African First Ladies have called for more concerted efforts in the fight against the current challenges presented by HIV/AIDS despite recent gains and achievements in averting the pandemic.
Among the issues that must be addressed are practices and cultures as well as legal impediments that still hold women back and expose them to new infections as well as lack of information and resources.
In her opening remarks, the First Lady Mrs Jeannette Kagame, one of the founders of OAFLA, which was founded in 2002, said that the organization has since achieved a lot in the fight against HIV/AIDS over the last 17 years but emphasized that there are new fronts that require more effort.
Giving a history of how OAFLA was born, Mrs Kagame said that the organization came up as a collective need for First Ladies to amplify the voices of those living with, and affected by HIV and AIDS, especially the most vulnerable among them women and children.
“At the time, the urgency of the situation in most of our countries, demanded that each of us prioritize programmes and projects, that were suited to the needs of the most disadvantaged families that were affected,”
“As we gain more ground in the fight against HIV/AIDS, the strategies and scope of our organization as a whole, have evolved – reflecting a deeper understanding, and appreciation of our reach, as first ladies,” Mrs Kagame said.
She highlighted that the meeting in Kigali is good cause for to celebrate the impact of the joint efforts, and continuous commitment, but at the same time serve as a platform to address existing challenges that continue to affect women and children on the continent.
“We can all attest to the difference that initiatives, such as the ‘Free to Shine’ Campaign, have made in each one of our countries – pushing us to strengthen our efforts and commitment to end pediatric AIDS and keep mothers healthy,” she said.
The First Lady also reflected on the work of her foundation, Imbuto, which she said focuses on designing and implementing projects, which align with national and international priorities set at a macro level, such as Rwanda’s National Strategy for Transformation, the Agenda 2063 of the African Union, and the Sustainable Development Goals (SDGs).
Among other projects, she mentioned the ‘Family Package’, born to address pressing PMTCT needs 18 years ago, offering a comprehensive package of services to families affected by HIV/AIDS, as well as teenage mothers.
“Through this project, HIV+ families are linked to health centres, and adherence to Antiretroviral Therapy (ART) treatment is ensured through the follow up of a network of community health workers, and peer educators. Thanks to nationwide efforts, current PMTCT coverage have now reached 96 percent,” she said.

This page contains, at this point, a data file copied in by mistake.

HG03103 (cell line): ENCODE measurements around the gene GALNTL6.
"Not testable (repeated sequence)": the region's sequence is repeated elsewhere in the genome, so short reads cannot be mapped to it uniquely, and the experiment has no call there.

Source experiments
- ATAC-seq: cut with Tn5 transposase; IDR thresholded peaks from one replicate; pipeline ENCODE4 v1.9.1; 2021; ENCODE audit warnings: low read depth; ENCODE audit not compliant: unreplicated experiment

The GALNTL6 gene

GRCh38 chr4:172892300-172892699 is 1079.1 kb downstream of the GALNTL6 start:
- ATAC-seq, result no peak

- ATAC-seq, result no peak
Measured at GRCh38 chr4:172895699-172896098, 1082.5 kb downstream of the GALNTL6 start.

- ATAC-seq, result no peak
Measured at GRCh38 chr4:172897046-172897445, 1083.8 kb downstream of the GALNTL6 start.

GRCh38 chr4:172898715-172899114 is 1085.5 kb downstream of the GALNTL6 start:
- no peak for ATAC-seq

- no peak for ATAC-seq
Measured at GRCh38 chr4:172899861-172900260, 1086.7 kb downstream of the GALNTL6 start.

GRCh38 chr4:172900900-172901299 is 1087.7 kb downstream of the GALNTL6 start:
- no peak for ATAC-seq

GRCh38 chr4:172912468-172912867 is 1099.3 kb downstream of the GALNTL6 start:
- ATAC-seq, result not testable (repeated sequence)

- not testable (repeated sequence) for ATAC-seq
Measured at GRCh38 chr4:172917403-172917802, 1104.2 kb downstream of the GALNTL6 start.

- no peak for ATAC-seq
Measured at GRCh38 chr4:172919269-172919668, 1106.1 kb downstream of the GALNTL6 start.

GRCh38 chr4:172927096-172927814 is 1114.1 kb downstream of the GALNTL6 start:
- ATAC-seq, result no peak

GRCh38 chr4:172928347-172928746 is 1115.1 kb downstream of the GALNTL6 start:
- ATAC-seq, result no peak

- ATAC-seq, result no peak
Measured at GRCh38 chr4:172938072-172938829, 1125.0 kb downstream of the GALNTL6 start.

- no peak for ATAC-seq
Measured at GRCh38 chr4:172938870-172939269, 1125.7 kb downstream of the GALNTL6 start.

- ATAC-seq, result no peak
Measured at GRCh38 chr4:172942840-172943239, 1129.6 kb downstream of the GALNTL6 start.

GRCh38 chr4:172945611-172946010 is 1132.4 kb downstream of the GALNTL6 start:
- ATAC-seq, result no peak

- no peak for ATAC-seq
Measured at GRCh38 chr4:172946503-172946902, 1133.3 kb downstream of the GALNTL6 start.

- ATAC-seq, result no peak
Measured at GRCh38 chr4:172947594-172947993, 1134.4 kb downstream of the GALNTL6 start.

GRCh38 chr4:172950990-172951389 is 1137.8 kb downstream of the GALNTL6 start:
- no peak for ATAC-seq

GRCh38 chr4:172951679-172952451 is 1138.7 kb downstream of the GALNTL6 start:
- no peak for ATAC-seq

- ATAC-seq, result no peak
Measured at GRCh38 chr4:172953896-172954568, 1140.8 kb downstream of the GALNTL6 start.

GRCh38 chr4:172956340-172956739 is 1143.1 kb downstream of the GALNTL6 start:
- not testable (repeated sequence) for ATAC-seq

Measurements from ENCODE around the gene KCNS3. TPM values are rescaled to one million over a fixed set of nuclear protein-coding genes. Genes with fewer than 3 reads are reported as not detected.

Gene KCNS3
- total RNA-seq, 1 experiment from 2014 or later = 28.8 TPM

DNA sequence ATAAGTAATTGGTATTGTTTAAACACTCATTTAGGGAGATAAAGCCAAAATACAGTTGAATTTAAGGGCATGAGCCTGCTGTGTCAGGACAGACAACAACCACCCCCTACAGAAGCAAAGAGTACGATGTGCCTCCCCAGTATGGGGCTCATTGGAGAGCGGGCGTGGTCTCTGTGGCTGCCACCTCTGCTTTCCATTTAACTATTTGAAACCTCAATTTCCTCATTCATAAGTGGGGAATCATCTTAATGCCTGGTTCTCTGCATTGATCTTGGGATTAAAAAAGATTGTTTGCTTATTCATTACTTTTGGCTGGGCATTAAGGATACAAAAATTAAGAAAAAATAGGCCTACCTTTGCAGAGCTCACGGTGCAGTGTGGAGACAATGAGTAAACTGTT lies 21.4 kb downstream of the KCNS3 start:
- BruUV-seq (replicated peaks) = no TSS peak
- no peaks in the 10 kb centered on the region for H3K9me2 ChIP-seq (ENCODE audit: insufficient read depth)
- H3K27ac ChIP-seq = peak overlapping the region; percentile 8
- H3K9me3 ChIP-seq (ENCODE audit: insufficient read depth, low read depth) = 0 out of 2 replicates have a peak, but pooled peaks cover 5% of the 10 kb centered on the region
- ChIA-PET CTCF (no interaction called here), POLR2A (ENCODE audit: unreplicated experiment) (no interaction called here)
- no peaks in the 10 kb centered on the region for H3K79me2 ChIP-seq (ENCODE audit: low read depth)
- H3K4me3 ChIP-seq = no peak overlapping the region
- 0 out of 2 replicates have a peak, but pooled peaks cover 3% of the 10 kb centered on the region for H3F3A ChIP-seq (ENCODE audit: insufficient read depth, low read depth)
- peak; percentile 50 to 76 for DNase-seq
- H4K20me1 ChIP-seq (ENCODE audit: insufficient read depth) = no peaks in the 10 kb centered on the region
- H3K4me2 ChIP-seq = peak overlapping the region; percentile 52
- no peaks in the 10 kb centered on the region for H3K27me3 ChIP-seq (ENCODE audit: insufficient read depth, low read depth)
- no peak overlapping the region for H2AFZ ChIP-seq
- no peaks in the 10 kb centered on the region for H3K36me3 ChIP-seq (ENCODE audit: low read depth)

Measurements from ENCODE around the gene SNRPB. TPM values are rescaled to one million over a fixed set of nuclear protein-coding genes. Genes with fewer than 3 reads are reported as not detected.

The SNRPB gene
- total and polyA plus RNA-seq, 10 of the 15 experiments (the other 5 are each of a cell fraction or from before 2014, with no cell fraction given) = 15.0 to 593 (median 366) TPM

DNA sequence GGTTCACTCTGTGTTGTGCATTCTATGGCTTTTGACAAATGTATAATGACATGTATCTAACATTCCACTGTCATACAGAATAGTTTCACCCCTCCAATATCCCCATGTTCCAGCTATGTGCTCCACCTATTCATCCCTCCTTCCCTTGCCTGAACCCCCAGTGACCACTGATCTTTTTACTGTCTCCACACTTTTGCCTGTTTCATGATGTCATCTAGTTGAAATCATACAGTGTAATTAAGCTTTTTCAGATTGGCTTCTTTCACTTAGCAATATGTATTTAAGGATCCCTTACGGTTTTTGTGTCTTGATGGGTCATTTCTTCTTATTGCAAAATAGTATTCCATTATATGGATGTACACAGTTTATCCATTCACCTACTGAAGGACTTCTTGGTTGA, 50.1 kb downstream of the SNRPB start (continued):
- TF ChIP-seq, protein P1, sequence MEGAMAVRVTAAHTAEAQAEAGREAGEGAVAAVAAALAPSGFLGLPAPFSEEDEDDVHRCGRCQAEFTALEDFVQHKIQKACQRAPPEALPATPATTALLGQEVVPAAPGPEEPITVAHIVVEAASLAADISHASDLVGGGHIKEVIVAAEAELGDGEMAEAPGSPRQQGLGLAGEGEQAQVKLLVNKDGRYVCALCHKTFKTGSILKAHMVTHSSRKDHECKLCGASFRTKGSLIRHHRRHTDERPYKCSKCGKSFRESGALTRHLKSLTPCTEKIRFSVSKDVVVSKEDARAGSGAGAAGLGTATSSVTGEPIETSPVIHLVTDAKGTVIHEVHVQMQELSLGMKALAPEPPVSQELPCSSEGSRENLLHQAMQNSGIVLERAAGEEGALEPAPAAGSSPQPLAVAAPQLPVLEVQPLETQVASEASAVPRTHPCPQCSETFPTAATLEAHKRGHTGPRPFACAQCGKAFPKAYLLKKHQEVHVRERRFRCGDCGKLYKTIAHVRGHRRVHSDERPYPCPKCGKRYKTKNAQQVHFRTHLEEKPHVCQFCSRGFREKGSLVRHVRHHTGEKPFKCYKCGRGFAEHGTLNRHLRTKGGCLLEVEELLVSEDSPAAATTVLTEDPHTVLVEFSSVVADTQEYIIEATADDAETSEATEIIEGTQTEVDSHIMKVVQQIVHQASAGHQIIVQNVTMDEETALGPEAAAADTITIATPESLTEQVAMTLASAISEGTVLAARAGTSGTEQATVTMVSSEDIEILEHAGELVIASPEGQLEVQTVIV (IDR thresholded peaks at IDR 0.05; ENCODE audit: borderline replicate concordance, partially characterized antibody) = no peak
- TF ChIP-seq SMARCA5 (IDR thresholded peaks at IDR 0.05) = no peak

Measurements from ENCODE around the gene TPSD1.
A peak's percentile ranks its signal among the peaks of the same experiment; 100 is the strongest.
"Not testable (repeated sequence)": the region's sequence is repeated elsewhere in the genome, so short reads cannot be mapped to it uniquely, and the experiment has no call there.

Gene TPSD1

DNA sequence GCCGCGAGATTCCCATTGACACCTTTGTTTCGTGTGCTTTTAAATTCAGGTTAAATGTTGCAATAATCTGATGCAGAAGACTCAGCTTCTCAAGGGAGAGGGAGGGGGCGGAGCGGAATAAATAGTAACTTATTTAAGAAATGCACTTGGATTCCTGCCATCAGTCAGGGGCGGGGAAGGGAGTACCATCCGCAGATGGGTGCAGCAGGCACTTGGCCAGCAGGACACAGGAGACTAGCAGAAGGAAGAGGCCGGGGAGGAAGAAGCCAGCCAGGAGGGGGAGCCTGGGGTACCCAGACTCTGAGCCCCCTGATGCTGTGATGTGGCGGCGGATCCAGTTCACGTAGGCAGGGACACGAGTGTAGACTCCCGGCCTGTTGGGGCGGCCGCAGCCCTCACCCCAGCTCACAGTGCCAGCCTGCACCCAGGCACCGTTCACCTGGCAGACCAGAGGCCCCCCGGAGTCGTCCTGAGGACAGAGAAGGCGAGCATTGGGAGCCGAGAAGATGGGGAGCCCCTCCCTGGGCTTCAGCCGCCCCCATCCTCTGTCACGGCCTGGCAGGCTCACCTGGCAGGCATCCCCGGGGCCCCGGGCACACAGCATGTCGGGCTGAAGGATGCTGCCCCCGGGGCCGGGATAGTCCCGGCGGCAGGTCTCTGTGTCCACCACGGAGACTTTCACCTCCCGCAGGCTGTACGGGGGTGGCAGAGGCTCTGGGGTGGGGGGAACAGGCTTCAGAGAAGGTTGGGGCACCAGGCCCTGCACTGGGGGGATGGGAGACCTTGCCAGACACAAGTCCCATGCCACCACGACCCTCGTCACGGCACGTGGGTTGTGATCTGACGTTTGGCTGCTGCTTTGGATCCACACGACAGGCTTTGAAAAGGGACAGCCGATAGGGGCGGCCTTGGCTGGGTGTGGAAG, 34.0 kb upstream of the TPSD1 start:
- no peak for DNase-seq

Mrs Kagame pointed out that the projects under her foundation, including the Adolescent Sexual Reproductive Health projects and other projects to promote access to information, quality treatment and services for the youth, to decrease new HIV infections among young people in both urban and rural areas since 2010, have contributed to national and continental efforts to fight against HIV/AIDs and STIs.
“Indeed concerted efforts, between public and private stakeholders, have resulted in notable progress toward ending AIDS, at different levels,”
“In Rwanda, as of 2018, new HIV infections had decreased by 83 percent and AIDS-related deaths had dropped by 82 percent in the last 20 years,” she said adding that the gains should pave way for an open conversation on the issues holding women back.
“Celebrating our gains, should also give way, to a deep analysis of our journey thus far. It should be an opportunity for us, to have genuine and open conversations, about the diverse challenges, including those resulting from gender inequality,” she said.
Mrs Kagame said that despite the efforts, these challenges keep holding the African continent back, in terms of effectively responding, and preventing HIV/AIDS among the populations.
“It should be a chance for us, to exchange ideas on possible solutions, to achieve our demographic dividend,”
Other First Ladies present were Antoinette Sassou N’guesso, the First Lady of the Republic of Congo and current President of OAFLAD, Hinda Deby Itno, the First Lady of Chad, Aïssata Issoufou Mahamadou, the First Lady of Niger, Rebecca Akufo-Addo, the First Lady of Ghana and Neo Jane Masisi, the First Lady of Botswana.
On her part Mrs N’guesso, said that the continent is on track to achieve the 90-90-90 treatment target to end the AIDS epidemic by 2030 but called for more efforts targeting vulnerable groups such as women and children who remain disadvantaged and exposed to new infections.
The continent has set an ambitious target ensure that by the end of 2020, 90 per cent of all people living with HIV will know their HIV status, 90 percent of all people with diagnosed HIV infection will receive sustained antiretroviral therapy by 2020 and that by 2020, 90 percent of all people receiving antiretroviral therapy will have viral suppression.
By 2030, it is expected that there won’t be any new infections if it goes as planned but Mrs N’guesso said that it will require more effort targeting vulnerable groups.
The First Ladies decried cultural practices that still expose women to infections including early and forced marriages for girls, rape, defilement and other forms of sexual violence that put women at risk.
Mrs Masisi reiterated a call by UNAIDS Executive Director Eng. Winnie Byanyima to bring to the fore women left behind if the fight against HIV/AIDS must succeed as well as ensuring access to reproductive health services for young people who are more exposed to new infections.
President Paul Kagame and other African leaders are expected to attend the opening ceremony of ICASA this evening. The conference has brought together over 8, 000 delegates from across the globe.